Skip to main content

5 ASU alumni receive NCAA Final Four community award

Sun Devils chosen for their work in improving communities in a range of roles

An infographic showing headshots of the five recipients of the NCAA Men’s Final Four Phoenix 2024 Legends and Legacy Community award

Courtesy NCAA

February 21, 2024

Five Arizona State University alumni have been named recipients of the NCAA Men’s Final Four Phoenix 2024 Legends and Legacy Community Awards.

The awards recognize those who commit their time, resources and influence to improve their communities. The honor is given in conjunction with the NCAA’s Men’s Final Four, which will be held April 6 and 8 in Glendale in State Farm Stadium; ASU is the host institution.

Jacob Moore, ASU vice president and special advisor to the president for American Indian affairs, said being named one of the recipients was an honor.

“Personal commitment to service to community was something that had been instilled in me at a young age by my parents and grandparents,” said Moore, who is a citizen of the Tohono O’odham Nation. “The real honor and recognition are to the tribal nations, communities and peoples that I’m blessed to serve and represent.”

Moore said the fact all five recipients are ASU graduates is a reflection of the university’s charter, which states, in part, that ASU assumes “fundamental responsibility for the economic, social, cultural and overall health of the communities it serves. “

“It's not surprising that ASU is both attracting and producing local community leaders that are committed to positive change in their respective communities,” Moore said.

In a news release, Felicia Martin, the NCAA’s senior vice president of inclusion, said, “What a tremendous group of purpose-driven individuals who commit their time, talent and resources to their communities. It is our pleasure to celebrate their dedication and their service to the greater Phoenix area. Each honoree is passionate about their cause and has an incredible record of positively impacting their local communities and their neighbors.”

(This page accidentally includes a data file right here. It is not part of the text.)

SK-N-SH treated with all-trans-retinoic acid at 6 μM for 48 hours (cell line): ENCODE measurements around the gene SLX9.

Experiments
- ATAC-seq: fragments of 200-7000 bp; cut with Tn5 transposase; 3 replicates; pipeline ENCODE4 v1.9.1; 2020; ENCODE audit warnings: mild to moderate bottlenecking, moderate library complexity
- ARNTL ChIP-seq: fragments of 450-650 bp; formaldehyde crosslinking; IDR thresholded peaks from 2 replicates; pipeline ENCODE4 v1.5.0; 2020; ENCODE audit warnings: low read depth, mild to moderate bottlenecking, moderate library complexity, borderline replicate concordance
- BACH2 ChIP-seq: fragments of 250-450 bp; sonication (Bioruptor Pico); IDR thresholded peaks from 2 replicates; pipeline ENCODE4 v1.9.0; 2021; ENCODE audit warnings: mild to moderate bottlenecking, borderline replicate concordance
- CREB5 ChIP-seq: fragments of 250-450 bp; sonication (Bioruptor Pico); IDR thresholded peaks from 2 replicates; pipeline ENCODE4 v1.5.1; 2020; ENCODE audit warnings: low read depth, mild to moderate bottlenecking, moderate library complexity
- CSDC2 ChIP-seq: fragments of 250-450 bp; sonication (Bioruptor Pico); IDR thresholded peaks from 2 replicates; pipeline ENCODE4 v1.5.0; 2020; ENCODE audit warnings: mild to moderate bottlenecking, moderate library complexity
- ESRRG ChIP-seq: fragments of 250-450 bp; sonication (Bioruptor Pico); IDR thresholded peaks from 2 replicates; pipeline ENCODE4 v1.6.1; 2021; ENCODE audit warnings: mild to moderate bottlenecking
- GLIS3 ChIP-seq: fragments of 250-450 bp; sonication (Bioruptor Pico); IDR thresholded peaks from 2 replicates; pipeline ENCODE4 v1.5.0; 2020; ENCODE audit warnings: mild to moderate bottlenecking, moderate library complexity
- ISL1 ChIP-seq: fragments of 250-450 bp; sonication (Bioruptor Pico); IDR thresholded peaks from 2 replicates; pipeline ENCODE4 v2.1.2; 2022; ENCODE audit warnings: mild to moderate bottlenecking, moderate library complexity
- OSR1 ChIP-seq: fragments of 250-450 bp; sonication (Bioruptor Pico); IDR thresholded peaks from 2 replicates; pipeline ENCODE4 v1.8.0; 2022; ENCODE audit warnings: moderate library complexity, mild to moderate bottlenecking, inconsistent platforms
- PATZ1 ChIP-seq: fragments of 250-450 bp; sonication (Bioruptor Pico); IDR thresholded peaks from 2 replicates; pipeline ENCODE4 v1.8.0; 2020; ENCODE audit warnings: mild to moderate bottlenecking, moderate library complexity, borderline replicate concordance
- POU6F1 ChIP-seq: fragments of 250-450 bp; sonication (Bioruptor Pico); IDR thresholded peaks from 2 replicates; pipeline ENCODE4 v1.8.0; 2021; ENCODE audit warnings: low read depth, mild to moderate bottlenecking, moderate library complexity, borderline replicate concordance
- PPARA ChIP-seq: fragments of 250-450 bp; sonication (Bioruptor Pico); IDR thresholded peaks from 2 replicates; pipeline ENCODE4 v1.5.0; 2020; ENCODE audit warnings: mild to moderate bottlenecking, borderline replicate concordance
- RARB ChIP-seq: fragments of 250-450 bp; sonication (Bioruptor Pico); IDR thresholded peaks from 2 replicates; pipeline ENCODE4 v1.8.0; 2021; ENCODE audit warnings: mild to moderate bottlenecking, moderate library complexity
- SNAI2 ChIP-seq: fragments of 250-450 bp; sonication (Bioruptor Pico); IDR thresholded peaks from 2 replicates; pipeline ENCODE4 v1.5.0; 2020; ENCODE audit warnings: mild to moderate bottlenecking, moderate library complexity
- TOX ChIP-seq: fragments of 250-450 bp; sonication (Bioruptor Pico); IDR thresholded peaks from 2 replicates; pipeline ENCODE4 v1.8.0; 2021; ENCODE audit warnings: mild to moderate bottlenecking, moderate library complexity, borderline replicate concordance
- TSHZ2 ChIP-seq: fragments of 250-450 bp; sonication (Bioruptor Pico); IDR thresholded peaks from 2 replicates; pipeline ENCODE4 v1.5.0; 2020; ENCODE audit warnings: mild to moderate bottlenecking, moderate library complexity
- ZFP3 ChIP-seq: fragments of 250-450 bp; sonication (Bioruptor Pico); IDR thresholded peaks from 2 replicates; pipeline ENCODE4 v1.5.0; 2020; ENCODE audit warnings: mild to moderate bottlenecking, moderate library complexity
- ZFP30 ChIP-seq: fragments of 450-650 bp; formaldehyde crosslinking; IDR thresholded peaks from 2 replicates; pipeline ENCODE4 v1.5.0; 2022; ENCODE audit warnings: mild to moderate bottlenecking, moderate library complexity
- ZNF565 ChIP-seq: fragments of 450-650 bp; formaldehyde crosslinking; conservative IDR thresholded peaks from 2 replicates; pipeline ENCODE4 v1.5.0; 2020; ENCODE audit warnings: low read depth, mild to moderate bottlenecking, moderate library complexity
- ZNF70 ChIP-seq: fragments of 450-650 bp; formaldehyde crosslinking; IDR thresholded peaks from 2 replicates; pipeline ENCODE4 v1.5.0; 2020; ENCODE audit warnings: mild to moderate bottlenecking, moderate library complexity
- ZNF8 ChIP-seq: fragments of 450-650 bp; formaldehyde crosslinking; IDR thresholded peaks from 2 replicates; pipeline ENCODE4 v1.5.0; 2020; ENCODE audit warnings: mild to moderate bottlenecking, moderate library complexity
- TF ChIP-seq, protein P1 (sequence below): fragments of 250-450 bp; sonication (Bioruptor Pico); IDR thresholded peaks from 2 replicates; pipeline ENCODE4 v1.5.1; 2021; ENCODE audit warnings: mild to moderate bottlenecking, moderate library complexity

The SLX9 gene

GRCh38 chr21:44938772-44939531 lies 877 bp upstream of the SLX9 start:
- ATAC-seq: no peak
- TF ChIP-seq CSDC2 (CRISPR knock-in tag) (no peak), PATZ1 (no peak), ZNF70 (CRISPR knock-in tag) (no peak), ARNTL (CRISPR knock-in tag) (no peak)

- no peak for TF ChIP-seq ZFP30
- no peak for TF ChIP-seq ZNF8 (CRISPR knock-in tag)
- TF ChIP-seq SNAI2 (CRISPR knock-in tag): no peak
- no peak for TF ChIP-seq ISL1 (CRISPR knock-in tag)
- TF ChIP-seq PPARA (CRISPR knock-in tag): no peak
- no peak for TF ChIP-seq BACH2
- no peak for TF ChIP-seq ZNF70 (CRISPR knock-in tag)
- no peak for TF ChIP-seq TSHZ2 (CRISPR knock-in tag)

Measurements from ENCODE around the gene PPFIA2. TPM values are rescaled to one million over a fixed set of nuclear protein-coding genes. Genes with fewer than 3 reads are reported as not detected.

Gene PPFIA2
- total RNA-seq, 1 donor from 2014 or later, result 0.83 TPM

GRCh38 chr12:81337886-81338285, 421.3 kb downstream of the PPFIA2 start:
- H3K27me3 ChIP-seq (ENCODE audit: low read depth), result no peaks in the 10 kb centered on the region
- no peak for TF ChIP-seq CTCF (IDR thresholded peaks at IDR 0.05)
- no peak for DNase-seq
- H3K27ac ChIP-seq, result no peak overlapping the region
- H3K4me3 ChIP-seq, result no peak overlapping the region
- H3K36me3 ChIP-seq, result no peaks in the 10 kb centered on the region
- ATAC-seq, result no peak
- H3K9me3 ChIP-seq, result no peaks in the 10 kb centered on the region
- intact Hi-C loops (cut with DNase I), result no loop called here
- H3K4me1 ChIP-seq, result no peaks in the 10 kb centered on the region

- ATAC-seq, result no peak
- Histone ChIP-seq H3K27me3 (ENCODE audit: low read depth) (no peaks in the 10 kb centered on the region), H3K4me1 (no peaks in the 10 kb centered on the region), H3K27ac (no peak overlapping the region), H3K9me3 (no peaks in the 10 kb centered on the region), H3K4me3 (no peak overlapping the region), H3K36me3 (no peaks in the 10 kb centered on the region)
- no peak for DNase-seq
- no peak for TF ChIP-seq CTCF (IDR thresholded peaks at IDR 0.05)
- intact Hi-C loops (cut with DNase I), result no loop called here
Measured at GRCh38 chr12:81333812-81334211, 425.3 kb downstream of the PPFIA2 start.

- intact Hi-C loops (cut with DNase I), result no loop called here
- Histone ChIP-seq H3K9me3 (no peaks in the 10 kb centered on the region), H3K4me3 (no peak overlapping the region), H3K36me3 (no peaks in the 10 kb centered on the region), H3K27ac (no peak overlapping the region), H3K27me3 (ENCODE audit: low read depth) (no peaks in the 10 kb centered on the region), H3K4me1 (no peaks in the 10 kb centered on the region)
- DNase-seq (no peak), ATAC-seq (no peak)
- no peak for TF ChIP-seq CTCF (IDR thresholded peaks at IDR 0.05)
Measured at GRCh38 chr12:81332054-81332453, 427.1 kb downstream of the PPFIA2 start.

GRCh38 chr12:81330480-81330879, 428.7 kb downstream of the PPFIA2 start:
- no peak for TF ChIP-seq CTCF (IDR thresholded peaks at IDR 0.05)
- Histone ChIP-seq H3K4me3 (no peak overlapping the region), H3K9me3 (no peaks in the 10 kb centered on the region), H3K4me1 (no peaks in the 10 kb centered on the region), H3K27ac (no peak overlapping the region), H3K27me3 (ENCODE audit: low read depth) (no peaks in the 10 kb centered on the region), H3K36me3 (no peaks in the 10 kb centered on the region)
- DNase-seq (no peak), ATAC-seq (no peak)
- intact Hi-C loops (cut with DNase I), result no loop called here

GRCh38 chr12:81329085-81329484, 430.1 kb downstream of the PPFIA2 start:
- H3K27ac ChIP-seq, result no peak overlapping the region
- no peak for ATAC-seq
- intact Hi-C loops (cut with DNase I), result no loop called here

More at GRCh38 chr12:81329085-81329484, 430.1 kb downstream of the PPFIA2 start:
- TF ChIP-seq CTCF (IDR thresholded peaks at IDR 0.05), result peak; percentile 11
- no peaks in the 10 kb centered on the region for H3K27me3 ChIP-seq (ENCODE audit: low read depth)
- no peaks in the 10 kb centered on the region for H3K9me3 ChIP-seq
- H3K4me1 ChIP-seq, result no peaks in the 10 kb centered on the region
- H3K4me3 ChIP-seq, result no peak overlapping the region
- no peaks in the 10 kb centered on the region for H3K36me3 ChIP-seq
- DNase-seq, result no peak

Here are the five recipients of the award:

Jacob Moore

Moore, who earned a Bachelor of Science in finance from ASU in 1999 and a 2008 Master of Business Administration, works on a range of transformative initiatives, including using Indigenous knowledge, developing partnerships and aligning research projects with tribal priorities.

Before coming to ASU, Moore worked as a special assistant on congressional and legislative affairs for the Salt River Pima-Maricopa Indian Community. He also has been a member of the Arizona State Board of Education. Moore is currently on the boards of directors for the Arizona Community Foundation, ASU's Morrison Institute for Public Policy, WestEd and the Tohono O'odham Gaming Enterprise.

Diana “Dede” Yazzie Devine

Devine, who received her MBA from ASU in 1999, is the retired president and CEO of Native American Connections, a Native American-operated nonprofit corporation that provides behavioral heath and medical services, affordable housing and community-based economic development in Phoenix.

Devine has earned numerous honors, including being named one of Phoenix Business Journal’s 25 Most Admired CEOs, one of Arizona’s 48 Most Most Intriguing Women as part of Arizona's Centennial Legacy Project and one of USA Today’s Women of the Year in 2023, as well as an Arizona Department of Housing Lifetime Achievement Award.

She’s also an inductee in the Arizona Women’s Hall of Fame.

Reyna Montoya